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Hopelessly indebted

A growing number of American households might be feeling similarly hopelessly indebted.

Households across the country are collectively sitting on $17.29 trillion in total debt as of the third quarter of 2023, according to the Federal Reserve.

Much of this is housing debt, but non-property-related debt is steadily increasing. From the third quarter of 2022 to the third quarter of 2023, housing debt grew from $11.99 trillion to $12.49 trillion — a 4.2% increase. Over the same period, non-housing debt grew 6.4%.

Credit cards alone account for $1.08 trillion in aggregate. That’s larger than the gross domestic product of most countries.

Sam and his wife have premium memberships in this unfortunate debtors club. They have eight to 10 credit cards, all of which are in collections at the moment. His wife faces a lawsuit related to one card with a $3,000 balance, while he faces a similar lawsuit for another one with roughly the same amount.

Despite Sam’s anxiety over the situation, Ramsey was far less concerned about the collections and lawsuits. “Their lawsuit is useless,” Ramsay told him. “They can’t garnish wages or take a lien on a house in Texas. Their lawsuit is hanging out there in the ether… There’s nothing they can do about it.”

Creditors may not be able to garnish wages or put a lien on a primary residence, according to TexasLawHelp.org. However, Sam is better off speaking with an actual lawyer to see if this is true in his case.

Other aspects of the family’s finances encouraged Ramsey even further. Sam and his wife earn roughly $6,000 in monthly income. They have five children, all old enough to be in school or working, which means they don’t have daycare expenses. Their car payments are just $250 a month, while the monthly mortgage payment has dropped from $2,700 to $2,100 recently.

“Looking at the numbers… what you’re feeling is way more emotional than it is financial,” co-host Jade Warshaw told Sam. She and Ramsey believe Sam can quickly turn the situation around with four easy steps.

The 4-step solution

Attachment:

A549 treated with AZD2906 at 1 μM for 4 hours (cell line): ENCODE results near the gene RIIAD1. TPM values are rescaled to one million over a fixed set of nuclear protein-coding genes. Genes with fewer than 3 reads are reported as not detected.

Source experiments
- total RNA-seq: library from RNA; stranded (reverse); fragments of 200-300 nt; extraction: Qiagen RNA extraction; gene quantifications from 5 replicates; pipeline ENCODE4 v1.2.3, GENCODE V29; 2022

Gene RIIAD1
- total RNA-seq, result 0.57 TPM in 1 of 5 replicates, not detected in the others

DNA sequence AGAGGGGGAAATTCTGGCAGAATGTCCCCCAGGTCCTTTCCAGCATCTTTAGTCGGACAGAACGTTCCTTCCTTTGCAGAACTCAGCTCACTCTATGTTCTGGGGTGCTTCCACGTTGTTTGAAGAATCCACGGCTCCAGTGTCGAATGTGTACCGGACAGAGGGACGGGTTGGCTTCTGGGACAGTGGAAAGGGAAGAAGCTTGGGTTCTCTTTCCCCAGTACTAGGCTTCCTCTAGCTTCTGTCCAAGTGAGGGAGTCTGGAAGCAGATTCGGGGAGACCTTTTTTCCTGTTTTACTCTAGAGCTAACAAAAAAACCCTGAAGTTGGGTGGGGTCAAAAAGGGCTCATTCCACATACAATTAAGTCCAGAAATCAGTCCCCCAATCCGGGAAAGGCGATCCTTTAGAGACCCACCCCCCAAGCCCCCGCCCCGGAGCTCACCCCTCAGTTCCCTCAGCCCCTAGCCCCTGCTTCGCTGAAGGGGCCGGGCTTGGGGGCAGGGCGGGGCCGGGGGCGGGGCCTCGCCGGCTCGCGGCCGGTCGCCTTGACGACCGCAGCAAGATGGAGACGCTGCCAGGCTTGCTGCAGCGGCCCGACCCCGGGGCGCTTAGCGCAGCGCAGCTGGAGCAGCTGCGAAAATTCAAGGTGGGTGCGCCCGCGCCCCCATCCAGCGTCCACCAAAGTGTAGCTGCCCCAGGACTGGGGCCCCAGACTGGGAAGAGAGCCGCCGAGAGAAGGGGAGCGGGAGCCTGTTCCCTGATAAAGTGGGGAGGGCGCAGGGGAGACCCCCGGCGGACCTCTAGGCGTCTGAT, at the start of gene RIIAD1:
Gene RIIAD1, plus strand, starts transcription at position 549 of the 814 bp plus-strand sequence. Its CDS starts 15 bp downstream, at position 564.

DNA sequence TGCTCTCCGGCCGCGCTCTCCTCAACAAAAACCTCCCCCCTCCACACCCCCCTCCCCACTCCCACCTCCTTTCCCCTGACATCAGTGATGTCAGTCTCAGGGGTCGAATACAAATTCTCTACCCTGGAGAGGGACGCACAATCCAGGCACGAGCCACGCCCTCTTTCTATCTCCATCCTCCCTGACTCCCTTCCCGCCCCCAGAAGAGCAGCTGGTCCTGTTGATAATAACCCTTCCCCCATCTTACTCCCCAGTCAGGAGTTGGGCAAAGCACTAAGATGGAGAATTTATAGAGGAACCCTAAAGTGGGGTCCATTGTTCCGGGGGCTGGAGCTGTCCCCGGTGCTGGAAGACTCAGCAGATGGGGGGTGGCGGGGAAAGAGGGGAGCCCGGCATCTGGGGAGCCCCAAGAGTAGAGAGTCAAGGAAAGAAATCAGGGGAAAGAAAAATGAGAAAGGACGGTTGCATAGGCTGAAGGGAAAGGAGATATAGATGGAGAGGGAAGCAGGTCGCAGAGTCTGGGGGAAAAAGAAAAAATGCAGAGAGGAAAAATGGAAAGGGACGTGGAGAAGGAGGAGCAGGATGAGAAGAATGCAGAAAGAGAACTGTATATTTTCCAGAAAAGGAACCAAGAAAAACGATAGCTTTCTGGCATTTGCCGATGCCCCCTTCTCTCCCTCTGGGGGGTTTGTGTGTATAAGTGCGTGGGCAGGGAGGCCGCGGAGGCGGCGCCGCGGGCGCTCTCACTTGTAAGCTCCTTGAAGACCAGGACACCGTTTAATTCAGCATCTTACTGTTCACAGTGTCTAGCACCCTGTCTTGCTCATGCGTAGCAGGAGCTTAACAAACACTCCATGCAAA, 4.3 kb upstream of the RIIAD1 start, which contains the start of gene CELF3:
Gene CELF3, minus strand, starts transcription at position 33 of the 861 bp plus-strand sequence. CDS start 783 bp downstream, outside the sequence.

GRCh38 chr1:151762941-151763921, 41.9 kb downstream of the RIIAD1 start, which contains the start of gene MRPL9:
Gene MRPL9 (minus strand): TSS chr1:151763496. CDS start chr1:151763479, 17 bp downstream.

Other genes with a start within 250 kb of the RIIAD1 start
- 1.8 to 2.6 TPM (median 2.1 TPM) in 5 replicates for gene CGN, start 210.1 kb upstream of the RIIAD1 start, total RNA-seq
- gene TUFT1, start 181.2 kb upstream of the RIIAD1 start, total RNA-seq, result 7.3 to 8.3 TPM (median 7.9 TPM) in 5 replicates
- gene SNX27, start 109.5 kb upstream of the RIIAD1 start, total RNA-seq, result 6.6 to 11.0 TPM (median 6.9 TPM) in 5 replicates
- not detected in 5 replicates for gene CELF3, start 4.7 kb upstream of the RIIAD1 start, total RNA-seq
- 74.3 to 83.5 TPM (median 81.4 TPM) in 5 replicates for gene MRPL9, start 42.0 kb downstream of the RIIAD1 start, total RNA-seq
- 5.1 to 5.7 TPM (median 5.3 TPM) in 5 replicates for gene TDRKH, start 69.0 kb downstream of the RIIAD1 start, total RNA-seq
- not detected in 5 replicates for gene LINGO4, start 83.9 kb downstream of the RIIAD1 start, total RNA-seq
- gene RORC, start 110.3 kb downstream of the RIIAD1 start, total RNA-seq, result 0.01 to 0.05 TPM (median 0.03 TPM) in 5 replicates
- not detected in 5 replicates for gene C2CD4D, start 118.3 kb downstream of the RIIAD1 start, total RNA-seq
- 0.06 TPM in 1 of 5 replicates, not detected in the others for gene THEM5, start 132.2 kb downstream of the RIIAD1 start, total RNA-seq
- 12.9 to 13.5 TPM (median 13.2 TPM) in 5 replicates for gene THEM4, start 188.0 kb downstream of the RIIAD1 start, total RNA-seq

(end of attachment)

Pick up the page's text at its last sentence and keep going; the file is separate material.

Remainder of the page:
Warshaw and Ramsey recommended a simple plan to help solve Sam’s financial and legal troubles.

  • The first step is to list all debt and expenses to create a holistic view of the financial situation.

  • Next, Sam needs to create a budget that focuses spending on essentials (food, transportation, utilities and housing).

  • The third step is to boost income, potentially by $1,000 a month.

  • Finally, Ramsey wants Sam to list all his credit card balances in ascending order and call all the issuers and negotiate a (potentially lower) lump sum settlement with each.

Mitigating debt from the smallest to the largest amount is known as the snowball method and is commonly used by people struggling with different balances and forms of debt.

Meanwhile, some credit card companies are willing to consider negotiated lump sum payments, and some attorneys specialize in such settlement cases.

This strategy could rapidly improve Sam’s financial position.

About the Author

Vishesh Raisinghani

Vishesh Raisinghani

Freelance Writer

Vishesh Raisinghani is a freelance contributor at MoneyWise. He has been writing about financial markets and economics since 2014 - having covered family offices, private equity, real estate, cryptocurrencies, and tech stocks over that period. His work has appeared in Seeking Alpha, Motley Fool Canada, Motley Fool UK, Mergers & Acquisitions, National Post, Financial Post, and Yahoo Canada.

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